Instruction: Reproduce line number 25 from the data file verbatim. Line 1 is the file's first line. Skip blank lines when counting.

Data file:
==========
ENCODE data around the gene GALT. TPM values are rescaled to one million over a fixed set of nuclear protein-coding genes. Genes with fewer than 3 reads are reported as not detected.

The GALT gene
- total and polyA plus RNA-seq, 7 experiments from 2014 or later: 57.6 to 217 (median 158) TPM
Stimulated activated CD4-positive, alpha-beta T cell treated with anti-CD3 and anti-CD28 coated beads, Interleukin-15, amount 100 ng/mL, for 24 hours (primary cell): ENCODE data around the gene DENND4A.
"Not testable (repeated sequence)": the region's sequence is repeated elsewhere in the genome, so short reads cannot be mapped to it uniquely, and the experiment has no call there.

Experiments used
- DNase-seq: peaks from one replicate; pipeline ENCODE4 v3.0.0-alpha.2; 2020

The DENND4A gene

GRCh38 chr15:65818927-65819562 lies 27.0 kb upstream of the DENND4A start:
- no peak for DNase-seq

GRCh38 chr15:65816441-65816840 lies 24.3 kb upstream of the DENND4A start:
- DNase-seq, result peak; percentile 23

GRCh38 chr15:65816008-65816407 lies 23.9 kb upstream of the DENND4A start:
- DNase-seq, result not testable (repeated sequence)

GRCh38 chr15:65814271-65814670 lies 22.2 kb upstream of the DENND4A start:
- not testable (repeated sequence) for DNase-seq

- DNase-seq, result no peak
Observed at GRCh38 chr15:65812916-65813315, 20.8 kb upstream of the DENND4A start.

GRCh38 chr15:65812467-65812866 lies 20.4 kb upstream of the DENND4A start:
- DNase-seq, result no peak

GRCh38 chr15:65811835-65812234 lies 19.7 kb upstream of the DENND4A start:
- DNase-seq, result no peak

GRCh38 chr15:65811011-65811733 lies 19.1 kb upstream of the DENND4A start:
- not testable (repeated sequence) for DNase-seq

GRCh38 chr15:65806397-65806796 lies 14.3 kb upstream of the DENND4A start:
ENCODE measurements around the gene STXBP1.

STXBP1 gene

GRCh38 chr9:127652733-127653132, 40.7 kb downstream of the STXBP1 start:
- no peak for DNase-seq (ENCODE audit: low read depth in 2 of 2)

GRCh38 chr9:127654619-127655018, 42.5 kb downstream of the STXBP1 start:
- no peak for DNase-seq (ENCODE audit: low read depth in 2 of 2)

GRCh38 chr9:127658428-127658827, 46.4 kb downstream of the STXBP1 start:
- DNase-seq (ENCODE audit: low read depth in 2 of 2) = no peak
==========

GRCh38 chr15:65806397-65806796 lies 14.3 kb upstream of the DENND4A start: